, Analysis of ‘Memory for Forgetfulness’ by Mahmoud Darwish,

Analysis of ‘Memory for Forgetfulness’ by Mahmoud Darwish

Memory for Forgetfulness

Mahmoud Darwish was a Palestinian poet and has penned many poems depicting the sad state of the Palestinians. He is regarded as the national poet of Palestine. Memory for Forgetfulness written by him is not a poem but prose. However we cannot put it into a prose category because there are many small poems in this work. Darwish has published more than 30 volumes of poetry and eight books of prose. He was the editor of various periodicals like Shu’un Filistiniyya, Al-Fajr, Al-Jadid and Al-Karmel. He started writing at the age of 17. His poetry was about the problems faced by the refugees in the Nakba and their inevitability of return. The core idea of his poems is the concept of Watan or homeland. He has won many awards and his work has been translated into 20 languages. For his prose poems like Memory for Forgetfulness he has the Israeli invasion of 1982 as the setting. The sights and sounds of the city under siege is vividly portrayed in these works. He explores the streets of Beirut which is war ravaged and he does this on August 6th, Hiroshima Day. The book is translated into English by Ibrahim Muhawi and he has done it keeping the spirit of the book intact and it has the same impact as the original work.


Memory for Forgetfulnessis a reflection of the historical aspects and political aspects of the invasions. It is a collective and personal memory. Some questions are raised. The meaning of exile is looked into. The role of the writer in the war is another question raised. The relationship between writing (memory) and history (forgetfulness) is raised in this work. This story is interspersed with a lot of poems, so categorising it as prose might not seem right. Darwish had written that Memory for Forgetfulness was written in prose form because a state of siege could not be expressed in poetic style. : “I haltmy quest for figurative language. I bring my quest for meaning to a complete stop,because the essence of war is to degrade symbols and bring human relations, space,time, and the elements back to a state of nature, making us rejoice over the watergushing on the road from a broken pipe. Water under these conditions comes to uslike a miracle.”

Memory for Forgetfulness opens with the writer wanting to make a cup of coffee. There is unrelenting bombardment and the window near the burner is exposed to snipers and bombers and there is no way he could make a cup of coffee. The water supply also could not be counted on. Darwish pleads “I want the aroma of coffee. I need five minutes. I want a five-minute truce for the sake of coffee.” This book was written after Darwish left Beirut and it is a description of one day under siege. Life in Lebanon for the Palestinians after 1948 was paradoxical as they had nowhere to go. A generation was born with no purpose as they did not know where they belonged to. He wrote the refugees in Lebanon “were still being born without a reason, growing up for no reason, remembering for no reason, and being put under siege for no reason.” There was some kind of negotiations with the Israelis but to no avail. He put it beautifully, “We said we’d leave. ‘By sea?’ they asked. ‘By sea,’ we said … ‘But first they must break the siege of the sea. They must clear the last path for the last thread of our blood.’”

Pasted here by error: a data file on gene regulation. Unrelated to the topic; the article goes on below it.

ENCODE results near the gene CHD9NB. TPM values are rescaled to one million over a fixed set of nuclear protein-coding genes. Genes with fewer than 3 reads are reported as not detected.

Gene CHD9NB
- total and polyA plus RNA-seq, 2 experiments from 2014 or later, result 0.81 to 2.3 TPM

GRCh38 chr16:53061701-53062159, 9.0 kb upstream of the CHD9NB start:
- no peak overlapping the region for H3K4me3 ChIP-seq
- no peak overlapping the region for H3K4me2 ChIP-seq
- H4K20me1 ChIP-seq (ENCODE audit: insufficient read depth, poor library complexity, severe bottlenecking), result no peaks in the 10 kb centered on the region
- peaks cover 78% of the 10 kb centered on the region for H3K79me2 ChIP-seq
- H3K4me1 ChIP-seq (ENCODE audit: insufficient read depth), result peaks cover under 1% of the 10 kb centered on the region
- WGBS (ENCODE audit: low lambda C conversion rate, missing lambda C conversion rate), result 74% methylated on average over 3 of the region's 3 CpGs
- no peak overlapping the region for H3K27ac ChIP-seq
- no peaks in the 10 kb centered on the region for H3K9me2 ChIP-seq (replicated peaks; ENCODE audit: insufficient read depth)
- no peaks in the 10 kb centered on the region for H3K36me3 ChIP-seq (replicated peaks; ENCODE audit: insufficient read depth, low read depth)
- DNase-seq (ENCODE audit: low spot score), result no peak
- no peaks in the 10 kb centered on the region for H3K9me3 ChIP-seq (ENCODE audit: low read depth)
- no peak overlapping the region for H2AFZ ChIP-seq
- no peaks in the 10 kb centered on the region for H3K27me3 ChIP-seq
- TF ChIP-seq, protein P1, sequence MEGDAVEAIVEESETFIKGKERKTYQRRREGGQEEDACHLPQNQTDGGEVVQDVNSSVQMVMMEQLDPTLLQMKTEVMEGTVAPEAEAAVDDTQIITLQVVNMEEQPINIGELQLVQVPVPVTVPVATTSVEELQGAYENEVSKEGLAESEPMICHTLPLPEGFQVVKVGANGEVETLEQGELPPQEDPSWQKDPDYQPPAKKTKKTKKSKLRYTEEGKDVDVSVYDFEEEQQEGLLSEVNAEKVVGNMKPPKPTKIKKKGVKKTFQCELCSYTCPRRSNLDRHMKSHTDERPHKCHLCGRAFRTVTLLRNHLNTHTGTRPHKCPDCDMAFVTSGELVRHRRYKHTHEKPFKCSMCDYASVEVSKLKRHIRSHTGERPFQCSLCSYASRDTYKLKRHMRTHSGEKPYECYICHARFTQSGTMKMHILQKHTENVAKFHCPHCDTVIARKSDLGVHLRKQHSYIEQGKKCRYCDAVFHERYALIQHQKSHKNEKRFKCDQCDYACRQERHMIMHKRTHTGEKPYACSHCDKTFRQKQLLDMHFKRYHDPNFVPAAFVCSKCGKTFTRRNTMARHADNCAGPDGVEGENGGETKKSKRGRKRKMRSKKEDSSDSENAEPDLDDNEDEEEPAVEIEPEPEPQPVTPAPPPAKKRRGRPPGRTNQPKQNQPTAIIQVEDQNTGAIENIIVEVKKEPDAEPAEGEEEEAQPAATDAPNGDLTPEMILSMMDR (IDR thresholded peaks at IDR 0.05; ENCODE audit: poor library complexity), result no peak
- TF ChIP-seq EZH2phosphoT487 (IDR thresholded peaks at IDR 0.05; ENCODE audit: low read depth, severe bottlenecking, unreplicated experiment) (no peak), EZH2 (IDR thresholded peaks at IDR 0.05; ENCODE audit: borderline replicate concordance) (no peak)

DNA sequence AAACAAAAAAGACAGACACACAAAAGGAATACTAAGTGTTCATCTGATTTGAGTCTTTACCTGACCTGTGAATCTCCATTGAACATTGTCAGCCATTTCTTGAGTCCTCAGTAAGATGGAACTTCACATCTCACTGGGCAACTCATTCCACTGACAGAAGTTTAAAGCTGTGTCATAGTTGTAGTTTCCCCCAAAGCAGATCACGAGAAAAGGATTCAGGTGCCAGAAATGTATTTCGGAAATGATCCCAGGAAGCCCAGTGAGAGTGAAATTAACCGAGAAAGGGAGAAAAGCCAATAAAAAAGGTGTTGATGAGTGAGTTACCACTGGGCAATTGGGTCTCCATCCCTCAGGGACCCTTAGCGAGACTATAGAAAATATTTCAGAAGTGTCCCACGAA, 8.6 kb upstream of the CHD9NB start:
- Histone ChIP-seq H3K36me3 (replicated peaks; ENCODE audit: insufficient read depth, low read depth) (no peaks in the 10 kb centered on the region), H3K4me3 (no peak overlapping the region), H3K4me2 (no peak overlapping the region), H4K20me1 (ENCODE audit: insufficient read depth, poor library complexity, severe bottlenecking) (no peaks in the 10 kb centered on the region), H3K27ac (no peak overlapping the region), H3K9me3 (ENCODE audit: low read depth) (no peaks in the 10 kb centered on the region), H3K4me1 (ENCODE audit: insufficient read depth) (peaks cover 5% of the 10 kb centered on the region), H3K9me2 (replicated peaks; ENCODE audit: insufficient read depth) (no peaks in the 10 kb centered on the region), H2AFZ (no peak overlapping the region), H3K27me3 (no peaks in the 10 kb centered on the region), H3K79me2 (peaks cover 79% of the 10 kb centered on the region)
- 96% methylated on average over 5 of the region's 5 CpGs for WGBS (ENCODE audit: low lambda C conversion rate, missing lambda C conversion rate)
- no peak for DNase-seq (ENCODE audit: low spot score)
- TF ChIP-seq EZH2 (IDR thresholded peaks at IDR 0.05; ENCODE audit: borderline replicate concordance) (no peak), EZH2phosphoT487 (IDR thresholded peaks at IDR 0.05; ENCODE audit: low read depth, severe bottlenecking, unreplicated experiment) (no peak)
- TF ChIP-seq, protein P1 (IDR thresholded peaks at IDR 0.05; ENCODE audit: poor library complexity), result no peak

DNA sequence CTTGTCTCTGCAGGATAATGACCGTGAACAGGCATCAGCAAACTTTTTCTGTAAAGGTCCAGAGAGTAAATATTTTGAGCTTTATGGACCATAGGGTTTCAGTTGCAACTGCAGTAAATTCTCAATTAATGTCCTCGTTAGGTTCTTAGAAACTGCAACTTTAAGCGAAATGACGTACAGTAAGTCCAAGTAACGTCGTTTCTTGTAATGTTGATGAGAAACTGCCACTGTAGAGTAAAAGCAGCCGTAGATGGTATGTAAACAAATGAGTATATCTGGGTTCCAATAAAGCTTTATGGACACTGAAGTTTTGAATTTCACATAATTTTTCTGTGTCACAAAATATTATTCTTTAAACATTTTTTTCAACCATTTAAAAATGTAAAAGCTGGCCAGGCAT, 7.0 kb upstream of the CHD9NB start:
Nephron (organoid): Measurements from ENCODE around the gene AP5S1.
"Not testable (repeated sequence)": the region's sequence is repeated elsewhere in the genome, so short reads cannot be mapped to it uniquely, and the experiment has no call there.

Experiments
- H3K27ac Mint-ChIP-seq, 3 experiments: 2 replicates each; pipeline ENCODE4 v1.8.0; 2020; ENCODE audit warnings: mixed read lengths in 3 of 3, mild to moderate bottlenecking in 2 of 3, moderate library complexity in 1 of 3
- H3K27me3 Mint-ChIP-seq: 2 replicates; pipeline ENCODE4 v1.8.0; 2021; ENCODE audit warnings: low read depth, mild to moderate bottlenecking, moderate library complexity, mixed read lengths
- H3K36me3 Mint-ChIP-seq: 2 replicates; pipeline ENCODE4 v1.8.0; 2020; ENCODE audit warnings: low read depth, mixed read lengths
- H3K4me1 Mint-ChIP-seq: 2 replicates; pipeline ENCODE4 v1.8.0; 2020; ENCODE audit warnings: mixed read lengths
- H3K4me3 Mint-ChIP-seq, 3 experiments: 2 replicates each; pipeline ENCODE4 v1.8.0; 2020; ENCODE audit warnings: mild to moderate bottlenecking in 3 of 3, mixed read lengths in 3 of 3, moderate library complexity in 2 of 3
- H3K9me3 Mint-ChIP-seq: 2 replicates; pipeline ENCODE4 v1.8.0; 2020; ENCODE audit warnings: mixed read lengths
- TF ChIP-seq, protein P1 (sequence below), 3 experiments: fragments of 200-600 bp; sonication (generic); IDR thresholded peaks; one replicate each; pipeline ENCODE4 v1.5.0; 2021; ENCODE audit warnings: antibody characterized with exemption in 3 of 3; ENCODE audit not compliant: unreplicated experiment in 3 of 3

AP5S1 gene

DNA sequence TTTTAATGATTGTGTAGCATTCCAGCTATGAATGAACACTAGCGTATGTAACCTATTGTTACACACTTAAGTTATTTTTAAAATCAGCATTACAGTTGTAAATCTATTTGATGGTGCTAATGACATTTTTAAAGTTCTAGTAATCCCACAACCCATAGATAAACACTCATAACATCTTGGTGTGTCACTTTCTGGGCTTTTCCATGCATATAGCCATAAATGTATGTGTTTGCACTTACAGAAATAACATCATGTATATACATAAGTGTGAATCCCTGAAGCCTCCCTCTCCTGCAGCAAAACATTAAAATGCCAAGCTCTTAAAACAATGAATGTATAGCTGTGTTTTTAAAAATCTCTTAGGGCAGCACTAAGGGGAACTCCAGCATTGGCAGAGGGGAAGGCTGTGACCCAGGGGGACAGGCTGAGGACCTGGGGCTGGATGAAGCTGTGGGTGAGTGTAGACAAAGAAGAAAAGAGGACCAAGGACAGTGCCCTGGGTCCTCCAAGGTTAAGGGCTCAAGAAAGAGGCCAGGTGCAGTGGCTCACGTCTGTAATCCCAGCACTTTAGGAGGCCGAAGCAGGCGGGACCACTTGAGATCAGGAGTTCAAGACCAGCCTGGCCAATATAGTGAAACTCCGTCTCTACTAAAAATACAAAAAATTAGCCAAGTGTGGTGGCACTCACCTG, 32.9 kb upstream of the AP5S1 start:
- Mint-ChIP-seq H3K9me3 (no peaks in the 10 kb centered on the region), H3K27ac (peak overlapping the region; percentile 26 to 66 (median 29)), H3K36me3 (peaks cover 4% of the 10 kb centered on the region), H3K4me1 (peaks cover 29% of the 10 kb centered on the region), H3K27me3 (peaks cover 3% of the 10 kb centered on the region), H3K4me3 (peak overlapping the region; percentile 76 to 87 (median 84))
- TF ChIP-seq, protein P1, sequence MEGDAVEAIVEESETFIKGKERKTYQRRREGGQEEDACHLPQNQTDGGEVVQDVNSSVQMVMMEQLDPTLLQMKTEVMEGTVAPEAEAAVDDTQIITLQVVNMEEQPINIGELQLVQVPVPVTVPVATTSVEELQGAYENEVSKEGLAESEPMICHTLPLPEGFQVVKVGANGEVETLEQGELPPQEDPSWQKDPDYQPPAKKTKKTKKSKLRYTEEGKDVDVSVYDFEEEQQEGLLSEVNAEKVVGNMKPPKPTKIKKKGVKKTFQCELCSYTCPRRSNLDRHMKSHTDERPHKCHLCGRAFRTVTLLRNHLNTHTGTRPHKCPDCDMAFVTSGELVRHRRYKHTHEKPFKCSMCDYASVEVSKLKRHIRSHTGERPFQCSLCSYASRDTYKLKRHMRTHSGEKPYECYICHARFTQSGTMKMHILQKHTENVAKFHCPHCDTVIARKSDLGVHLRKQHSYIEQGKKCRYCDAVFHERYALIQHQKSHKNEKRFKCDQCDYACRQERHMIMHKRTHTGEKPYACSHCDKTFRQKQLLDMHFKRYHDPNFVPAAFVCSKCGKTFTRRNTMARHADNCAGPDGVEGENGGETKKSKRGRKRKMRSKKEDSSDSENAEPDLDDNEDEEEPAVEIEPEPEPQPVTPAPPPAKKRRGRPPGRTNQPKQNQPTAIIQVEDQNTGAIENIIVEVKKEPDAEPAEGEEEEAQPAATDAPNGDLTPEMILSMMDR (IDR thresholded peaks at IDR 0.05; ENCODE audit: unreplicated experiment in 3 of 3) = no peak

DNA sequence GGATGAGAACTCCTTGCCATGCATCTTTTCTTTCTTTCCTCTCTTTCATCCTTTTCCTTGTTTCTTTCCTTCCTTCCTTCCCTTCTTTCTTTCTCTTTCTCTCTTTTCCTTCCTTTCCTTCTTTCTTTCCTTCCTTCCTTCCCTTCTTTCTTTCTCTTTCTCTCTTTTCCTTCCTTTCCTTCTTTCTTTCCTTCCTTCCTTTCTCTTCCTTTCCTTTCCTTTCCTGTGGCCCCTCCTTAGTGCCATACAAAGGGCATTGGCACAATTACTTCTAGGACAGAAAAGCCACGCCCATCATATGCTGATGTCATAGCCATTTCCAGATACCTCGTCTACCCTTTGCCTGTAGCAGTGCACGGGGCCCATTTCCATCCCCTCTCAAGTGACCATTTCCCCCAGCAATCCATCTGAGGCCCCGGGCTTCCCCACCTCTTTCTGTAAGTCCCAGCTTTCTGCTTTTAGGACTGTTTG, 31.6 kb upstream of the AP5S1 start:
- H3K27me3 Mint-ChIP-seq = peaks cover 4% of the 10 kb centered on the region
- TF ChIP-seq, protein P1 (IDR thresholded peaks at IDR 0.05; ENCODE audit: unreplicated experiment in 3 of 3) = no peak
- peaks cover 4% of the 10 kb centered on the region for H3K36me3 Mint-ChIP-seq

Darwish describes his childhood in this book. He and his family had few good times on the beaches of Lebanon after they were sent off from Galilee. Those were his last few days of happiness and innocence. Soon their life was under siege. The poet kept searching for the boy he had lost on the beaches. He grew up but did not allow the boy to grow up. Maybe he wanted atleast those good days to stay intact. If that memory also slips into forgetfulness then there was nothing to look for in life. He also refers to a poem ‘Identity Card’ that was written twenty years earlier where he tells he is an Arab to a government employee just to provoke him. When the poem came out the Arab public in Nazareth were electrified and this then became his poetic identity.

Mahmoud Darwish represents the second half of the twentieth century ‘state of Palestine’. He had to leave his home town and go to Lebanon and then come back home, join the PLO, live in Tunis and more shunting back and forth. His personal experiences and the political upheavals were the same. So he could connect well with his people. He thought his poetry might break the siege but he has admitted more than once that the power of his poetry could not stand up to reality and the armies. However since his work portrayed what every Arab suffered he established himself as the national poet of Palestine.

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